As we continue to see more sophisticated technology integrated into commercial vehicles, and as fleets continue to add new trucks like they have over the course of this past year, fleets have also had to update technician and driver training to bring those folks up-to-speed on the changes—and what those mean for maintenance and driving performance.
To understand how fleets are changing to meet the demands of the current economic, regulatory and industrial environment, Fleet Equipment asked Chris Kemmer, owner of CK Commercial Vehicle Research and seasoned industry researcher, what her recent annual fleet survey uncovered. According to Kemmer, “We received comments from fleets that varied from shrinking to growing, doing more OTR to doing less, speeding up purchases to get new technology to slowing down purchases to digest what they have, and other opposing plans to meet the demands they are facing. It’s not a simple thing to understand the commercial fleet universe especially in times of change.”
Kemmer continued, adding that if you’ve been in the industry long enough you can remember “trends” that we were supposed to watch for such as private fleets outsourcing their trucking needs “because they wanted to concentrate on their core business” or fleets moving to outsource their maintenance again so they could “concentrate on hauling freight not fixing trucks,” etc. “The upshot is whenever you try to forecast a trend in this industry, it generally does not follow the projected trajectory,” she said.
In addition to new vehicle technology, this past year has seen an improved economy—bringing mixed reviews from fleets. The survey outlines how fleets address “the demands of the current economic, regulatory and industry environment” based on their own business environment. The survey uncovered a few popular ideas from the respondents, who report that they are:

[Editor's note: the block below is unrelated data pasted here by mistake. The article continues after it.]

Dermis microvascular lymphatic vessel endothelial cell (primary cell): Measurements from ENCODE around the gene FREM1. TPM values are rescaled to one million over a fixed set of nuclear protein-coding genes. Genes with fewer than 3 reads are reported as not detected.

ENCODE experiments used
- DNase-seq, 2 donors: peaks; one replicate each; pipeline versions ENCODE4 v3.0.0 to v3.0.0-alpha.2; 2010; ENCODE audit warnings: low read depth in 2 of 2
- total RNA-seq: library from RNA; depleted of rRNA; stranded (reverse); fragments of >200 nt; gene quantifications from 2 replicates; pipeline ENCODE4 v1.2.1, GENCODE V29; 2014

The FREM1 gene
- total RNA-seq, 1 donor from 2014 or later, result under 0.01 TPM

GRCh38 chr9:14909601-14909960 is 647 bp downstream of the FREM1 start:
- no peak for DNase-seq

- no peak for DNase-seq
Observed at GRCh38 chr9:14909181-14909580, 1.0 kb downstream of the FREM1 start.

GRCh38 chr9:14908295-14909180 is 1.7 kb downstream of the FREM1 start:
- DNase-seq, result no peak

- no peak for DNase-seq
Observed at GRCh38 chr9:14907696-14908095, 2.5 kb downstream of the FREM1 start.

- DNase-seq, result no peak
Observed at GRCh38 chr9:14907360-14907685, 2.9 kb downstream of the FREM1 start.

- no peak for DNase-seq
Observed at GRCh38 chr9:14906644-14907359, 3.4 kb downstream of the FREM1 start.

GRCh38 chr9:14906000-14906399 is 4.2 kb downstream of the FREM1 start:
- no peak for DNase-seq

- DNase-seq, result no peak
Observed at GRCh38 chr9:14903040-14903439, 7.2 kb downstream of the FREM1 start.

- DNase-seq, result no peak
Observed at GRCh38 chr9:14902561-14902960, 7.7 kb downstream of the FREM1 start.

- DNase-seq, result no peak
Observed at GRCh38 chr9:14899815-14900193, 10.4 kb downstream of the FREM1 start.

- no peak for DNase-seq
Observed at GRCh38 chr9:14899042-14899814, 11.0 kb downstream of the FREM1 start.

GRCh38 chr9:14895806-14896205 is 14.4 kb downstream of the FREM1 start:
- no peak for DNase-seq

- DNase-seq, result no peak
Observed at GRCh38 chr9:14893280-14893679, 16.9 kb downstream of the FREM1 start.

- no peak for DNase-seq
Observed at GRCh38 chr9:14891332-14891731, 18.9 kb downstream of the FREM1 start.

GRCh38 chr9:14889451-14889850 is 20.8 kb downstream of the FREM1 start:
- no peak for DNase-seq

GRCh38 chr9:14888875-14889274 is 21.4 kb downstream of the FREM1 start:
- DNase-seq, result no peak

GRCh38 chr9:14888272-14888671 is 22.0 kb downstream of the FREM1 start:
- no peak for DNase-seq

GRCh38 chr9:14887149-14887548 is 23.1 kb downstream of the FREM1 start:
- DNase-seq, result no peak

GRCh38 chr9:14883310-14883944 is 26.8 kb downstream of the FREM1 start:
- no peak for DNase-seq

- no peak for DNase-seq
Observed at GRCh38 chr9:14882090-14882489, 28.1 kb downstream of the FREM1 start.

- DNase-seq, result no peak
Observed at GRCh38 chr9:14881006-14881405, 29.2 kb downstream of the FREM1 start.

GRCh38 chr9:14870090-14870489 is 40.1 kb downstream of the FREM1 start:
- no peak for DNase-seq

• Adding technology to improve safety, fuel efficiency and retain drivers;
• More focused on freight such as maximizing loads, lanes and customers that generate the best revenue;
• More selective in freight they choose to haul;
• Addressing the critical driver shortage; and
• Trying to maintain flexibility shortage in order for them to haul more freight by adding capacity.
“Every study we do, including this one and our 2014 Annual Study, completed reinforces how wide spread the driver shortage is, impacting most fleets not allowing them to add capacity,” notes Kemmer. In many cases, fleets don’t even have enough drivers for the trucks they have let alone additional units. Replacement demand remains stronger than historic numbers as fleets chase better performance, better fuel economy and trucks drivers want to drive.
What might fleets expect in 2015? Kemmer believes that the driver shortage will remain an issue, but says fleets will still plan to order new equipment. Business is good now and she predicts a heavy demand for equipment the first half of 2015, adding that even though equipment utilization rate is down now and that parked vehicles up, there is no concern just yet.
For more information about the CK Commercial Vehicle Research 2014 Annual Fleet Study, send an email to [email protected].